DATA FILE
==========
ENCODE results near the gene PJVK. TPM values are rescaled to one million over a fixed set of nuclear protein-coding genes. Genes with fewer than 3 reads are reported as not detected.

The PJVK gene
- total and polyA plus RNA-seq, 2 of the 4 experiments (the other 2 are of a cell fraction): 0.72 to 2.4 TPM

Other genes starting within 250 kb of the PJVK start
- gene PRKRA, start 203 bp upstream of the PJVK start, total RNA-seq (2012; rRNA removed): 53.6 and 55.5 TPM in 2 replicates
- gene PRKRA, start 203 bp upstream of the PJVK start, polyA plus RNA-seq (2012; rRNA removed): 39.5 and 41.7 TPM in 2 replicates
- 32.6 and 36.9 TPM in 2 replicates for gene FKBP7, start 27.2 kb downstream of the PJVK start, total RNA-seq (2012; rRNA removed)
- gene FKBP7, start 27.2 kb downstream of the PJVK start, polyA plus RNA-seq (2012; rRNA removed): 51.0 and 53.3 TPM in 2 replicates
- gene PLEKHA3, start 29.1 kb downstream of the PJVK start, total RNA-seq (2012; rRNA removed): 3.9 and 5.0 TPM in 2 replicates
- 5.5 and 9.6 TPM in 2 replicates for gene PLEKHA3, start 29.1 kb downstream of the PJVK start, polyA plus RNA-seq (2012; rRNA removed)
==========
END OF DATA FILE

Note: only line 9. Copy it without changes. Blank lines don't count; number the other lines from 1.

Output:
- gene PLEKHA3, start 29.1 kb downstream of the PJVK start, total RNA-seq (2012; rRNA removed): 3.9 and 5.0 TPM in 2 replicates